living as squatters in a ramshackle dwelling, accepting quick and easy
money for what was even in those days valuable lake front property.
Lake Hopatcong in those days was a popular resort area for vacationers
coming from New York City, especially in the days before freeway and
airlines, and was popular because it was closer to the city than the
Poconos and Catskills, which eventually were more popular destinations
when the automobile became more available during the early 20th century.
of William and Anna's sons, Mahlon, Willie, and Eddie, died young, with
five others living to adulthood: Ellwood, Robert, Walter, Myrtle, and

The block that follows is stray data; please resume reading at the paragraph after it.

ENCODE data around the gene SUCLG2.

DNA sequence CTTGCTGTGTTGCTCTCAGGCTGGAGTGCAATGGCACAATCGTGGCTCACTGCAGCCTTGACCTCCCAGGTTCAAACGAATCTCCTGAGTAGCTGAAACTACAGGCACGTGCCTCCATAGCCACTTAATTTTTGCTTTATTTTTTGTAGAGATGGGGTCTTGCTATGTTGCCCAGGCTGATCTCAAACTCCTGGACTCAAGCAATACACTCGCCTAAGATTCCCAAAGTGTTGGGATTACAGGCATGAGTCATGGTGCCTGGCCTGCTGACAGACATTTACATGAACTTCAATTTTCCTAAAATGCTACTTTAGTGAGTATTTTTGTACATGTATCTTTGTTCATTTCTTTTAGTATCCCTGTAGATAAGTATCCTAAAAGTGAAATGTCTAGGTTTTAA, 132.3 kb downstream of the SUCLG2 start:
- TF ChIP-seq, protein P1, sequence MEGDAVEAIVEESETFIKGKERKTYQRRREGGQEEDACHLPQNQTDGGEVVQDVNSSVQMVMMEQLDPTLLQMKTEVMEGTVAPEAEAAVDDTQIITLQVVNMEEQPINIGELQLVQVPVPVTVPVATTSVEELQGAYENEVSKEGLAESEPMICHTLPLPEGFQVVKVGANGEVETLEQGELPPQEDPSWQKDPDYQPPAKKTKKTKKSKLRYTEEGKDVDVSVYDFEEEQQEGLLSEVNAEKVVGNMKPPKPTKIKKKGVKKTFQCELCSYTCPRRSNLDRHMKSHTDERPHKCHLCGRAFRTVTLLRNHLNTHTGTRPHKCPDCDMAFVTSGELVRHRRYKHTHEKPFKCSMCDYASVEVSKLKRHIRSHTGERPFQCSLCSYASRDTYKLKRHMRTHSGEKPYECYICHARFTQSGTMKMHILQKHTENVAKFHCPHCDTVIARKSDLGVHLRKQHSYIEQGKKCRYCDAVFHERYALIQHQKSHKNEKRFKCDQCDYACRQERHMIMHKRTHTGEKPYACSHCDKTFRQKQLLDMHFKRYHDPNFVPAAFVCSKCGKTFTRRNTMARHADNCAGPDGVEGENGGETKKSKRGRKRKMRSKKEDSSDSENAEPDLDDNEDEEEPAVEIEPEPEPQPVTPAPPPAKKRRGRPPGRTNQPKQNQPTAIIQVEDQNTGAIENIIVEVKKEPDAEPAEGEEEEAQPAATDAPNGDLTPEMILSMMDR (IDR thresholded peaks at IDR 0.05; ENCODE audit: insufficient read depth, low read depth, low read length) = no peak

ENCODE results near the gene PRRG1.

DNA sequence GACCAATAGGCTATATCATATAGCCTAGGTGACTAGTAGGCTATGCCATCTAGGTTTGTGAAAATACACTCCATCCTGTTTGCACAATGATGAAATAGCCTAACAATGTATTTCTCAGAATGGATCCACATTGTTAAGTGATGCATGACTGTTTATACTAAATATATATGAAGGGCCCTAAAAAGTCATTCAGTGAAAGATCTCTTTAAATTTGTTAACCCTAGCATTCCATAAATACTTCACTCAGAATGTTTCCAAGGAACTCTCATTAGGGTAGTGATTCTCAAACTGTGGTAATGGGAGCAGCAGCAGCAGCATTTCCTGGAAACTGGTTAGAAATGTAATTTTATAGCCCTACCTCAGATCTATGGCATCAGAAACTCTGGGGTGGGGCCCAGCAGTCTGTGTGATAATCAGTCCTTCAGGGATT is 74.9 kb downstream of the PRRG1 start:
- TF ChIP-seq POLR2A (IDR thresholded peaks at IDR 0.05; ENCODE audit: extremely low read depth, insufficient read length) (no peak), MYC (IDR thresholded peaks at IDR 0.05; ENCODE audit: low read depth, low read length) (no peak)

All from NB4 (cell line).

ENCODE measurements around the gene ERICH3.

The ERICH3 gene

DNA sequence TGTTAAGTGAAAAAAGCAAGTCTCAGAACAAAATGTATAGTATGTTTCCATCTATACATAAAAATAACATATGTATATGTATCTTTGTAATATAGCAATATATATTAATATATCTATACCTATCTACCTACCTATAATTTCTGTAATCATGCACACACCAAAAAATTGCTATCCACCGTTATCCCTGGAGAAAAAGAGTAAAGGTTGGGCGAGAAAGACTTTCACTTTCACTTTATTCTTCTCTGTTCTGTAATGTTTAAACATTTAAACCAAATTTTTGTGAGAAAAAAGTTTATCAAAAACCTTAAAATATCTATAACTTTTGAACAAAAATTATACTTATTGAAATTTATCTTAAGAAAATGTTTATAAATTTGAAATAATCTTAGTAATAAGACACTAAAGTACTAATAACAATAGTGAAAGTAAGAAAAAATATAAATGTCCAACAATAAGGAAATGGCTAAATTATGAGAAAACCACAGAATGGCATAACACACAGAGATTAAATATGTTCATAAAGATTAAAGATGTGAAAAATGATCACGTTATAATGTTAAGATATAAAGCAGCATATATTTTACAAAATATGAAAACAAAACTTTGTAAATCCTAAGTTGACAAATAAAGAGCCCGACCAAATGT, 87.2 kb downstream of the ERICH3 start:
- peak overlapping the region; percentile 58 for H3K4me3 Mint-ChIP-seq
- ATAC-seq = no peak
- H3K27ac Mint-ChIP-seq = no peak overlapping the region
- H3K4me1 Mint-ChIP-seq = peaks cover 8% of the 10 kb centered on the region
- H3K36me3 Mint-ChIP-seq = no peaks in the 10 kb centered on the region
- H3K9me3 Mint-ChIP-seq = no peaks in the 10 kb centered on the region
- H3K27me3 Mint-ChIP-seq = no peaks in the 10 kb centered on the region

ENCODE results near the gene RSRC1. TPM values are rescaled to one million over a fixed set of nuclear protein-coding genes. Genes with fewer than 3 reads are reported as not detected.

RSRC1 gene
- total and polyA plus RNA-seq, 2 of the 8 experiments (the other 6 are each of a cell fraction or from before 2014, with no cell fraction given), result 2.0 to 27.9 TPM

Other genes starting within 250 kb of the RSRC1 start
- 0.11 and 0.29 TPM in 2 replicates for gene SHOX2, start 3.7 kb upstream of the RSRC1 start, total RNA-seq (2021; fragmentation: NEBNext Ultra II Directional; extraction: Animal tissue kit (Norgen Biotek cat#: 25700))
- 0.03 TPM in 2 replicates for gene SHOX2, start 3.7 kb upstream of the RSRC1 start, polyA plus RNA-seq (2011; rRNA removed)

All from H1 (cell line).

Minnie. By the 1930 census, all of the children had left the house,
with William and Anna iving by themselves in their shanty in Millbrook.
Two questions asked during the 1930 census was if the members of the
household were literate, and owned a radio, which William and Anna Mae
answered no to both questions. It is ironic that Anna was illiterate,
being the daughter of a schoolteacher, but given the attitudes towards
women in those days, it would not be suprising, since the woman was
expected to stay home and care for the children. William died in 1934,
and Anna Mae moved in with her son Robert, who had married Clara
Flornes in 1933. Blinded by cataracts, Anna Mae continued to live with
her son until her death at the age of 94 in 1959, affectionately known
to her family as "granny".